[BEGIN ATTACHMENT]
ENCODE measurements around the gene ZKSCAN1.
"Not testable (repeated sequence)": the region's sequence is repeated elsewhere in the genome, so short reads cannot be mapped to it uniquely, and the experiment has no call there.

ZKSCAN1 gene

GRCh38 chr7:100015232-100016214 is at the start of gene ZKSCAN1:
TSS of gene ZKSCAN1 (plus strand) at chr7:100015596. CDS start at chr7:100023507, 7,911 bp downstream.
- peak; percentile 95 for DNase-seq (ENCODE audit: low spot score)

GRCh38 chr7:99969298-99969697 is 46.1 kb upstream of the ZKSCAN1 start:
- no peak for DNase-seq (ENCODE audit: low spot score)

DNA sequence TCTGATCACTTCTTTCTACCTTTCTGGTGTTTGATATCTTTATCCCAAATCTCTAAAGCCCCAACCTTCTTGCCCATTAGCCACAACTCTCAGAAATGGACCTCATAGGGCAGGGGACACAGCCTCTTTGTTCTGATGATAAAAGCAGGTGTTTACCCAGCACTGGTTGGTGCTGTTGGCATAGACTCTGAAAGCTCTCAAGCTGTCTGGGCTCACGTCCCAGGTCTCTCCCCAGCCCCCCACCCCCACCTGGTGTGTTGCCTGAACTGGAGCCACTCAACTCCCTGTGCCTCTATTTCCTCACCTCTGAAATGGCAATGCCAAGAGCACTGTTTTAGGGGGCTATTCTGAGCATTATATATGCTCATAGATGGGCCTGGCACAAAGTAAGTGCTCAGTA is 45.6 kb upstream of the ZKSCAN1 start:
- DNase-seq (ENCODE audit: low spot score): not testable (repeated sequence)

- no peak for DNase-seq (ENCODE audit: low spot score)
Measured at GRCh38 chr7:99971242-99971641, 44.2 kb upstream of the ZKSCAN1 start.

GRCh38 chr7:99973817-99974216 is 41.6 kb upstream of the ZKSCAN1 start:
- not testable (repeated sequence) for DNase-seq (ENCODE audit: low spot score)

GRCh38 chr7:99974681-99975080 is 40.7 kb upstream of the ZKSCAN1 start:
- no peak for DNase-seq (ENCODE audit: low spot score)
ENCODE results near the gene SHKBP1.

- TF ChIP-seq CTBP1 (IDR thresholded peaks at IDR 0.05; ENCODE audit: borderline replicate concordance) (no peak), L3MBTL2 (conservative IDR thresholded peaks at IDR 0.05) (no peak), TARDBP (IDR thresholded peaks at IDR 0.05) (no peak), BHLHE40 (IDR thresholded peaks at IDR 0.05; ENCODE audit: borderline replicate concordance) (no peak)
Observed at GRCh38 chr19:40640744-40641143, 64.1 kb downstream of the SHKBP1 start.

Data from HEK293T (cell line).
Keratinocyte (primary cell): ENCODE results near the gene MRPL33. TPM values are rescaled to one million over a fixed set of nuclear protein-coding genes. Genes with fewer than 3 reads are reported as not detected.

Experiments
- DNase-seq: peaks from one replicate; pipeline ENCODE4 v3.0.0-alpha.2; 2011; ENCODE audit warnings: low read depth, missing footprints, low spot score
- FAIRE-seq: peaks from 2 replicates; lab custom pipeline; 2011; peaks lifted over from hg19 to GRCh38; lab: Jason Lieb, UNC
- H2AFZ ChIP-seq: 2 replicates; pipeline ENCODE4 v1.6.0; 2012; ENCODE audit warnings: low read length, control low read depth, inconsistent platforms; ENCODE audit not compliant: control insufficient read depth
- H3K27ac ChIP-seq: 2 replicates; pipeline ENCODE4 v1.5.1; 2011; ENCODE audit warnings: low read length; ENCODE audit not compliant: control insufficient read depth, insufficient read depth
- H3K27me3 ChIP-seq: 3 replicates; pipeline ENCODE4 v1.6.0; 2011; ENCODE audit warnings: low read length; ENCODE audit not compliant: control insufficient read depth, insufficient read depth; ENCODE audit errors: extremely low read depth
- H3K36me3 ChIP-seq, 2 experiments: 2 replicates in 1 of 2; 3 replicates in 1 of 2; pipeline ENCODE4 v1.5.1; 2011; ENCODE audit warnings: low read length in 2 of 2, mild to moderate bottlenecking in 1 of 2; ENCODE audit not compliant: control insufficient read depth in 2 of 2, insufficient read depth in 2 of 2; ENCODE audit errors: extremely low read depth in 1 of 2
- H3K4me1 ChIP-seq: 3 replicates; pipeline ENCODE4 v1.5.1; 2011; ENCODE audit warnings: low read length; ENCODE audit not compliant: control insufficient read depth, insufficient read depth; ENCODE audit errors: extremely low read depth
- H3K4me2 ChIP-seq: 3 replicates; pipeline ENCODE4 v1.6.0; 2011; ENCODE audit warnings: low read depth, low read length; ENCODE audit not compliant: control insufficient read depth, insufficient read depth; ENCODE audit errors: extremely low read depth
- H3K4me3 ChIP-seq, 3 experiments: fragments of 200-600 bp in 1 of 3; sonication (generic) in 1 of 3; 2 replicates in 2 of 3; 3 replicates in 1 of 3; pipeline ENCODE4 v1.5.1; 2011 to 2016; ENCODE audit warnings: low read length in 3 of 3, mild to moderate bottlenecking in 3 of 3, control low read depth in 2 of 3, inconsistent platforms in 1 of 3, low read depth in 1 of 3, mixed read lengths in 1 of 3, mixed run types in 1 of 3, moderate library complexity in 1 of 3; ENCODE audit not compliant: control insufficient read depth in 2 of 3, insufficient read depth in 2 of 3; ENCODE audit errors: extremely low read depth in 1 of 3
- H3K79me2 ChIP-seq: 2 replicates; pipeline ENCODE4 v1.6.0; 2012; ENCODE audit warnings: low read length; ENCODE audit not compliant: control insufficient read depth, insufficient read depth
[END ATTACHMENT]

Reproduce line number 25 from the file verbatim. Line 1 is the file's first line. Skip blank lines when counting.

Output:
- H2AFZ ChIP-seq: 2 replicates; pipeline ENCODE4 v1.6.0; 2012; ENCODE audit warnings: low read length, control low read depth, inconsistent platforms; ENCODE audit not compliant: control insufficient read depth